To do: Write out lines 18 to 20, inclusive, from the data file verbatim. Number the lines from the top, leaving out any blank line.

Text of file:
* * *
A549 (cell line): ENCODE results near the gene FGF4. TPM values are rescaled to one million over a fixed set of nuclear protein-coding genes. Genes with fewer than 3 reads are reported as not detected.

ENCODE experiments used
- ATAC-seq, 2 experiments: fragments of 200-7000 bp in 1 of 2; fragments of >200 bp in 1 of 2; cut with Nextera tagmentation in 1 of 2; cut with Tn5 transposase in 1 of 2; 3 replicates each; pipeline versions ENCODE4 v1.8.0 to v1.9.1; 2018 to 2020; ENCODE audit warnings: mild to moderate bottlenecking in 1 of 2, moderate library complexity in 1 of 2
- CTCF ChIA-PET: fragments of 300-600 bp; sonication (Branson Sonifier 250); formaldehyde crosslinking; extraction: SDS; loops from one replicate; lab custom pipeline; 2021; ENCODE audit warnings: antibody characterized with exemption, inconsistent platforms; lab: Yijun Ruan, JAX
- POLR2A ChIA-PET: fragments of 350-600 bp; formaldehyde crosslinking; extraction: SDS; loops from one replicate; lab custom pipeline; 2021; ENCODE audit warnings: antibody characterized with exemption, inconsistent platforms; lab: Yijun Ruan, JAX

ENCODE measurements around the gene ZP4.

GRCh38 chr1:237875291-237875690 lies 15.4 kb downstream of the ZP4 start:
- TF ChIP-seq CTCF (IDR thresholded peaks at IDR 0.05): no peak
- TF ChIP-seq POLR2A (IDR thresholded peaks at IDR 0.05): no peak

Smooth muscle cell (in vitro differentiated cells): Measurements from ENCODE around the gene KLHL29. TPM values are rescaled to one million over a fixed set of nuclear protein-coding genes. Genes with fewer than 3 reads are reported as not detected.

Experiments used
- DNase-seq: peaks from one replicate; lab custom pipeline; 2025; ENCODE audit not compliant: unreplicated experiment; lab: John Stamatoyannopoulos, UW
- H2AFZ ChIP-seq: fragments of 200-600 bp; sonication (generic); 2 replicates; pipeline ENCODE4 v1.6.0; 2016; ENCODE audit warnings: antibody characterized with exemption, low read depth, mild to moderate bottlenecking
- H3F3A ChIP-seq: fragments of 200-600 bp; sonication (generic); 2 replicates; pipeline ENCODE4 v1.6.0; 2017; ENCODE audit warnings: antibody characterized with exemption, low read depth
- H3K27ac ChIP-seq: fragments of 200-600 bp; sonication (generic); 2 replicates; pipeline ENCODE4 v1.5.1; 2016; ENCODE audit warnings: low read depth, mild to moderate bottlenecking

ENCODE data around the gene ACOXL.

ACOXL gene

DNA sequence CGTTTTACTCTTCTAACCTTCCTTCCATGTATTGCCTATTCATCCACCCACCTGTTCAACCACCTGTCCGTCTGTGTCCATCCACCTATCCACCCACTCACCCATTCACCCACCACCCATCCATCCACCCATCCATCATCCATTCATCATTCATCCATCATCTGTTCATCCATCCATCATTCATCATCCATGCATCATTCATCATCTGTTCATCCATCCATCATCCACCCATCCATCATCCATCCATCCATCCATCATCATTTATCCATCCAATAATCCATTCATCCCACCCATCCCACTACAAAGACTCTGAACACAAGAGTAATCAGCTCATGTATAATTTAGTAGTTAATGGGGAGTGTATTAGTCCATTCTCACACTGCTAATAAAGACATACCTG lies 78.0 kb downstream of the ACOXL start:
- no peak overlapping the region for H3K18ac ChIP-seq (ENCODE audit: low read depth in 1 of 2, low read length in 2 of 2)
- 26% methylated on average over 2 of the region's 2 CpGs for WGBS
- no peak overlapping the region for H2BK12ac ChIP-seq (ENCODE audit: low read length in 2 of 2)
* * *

DNA sequence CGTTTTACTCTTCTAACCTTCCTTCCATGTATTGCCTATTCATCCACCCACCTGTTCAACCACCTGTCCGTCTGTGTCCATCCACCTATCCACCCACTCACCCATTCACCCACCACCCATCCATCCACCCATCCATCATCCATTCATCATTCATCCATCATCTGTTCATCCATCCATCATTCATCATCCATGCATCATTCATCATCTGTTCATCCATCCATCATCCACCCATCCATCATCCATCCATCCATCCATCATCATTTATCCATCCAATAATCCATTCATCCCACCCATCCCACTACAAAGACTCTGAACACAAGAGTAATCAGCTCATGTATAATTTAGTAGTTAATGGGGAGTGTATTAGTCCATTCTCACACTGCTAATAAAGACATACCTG lies 78.0 kb downstream of the ACOXL start:
- no peak overlapping the region for H3K18ac ChIP-seq (ENCODE audit: low read depth in 1 of 2, low read length in 2 of 2)
- 26% methylated on average over 2 of the region's 2 CpGs for WGBS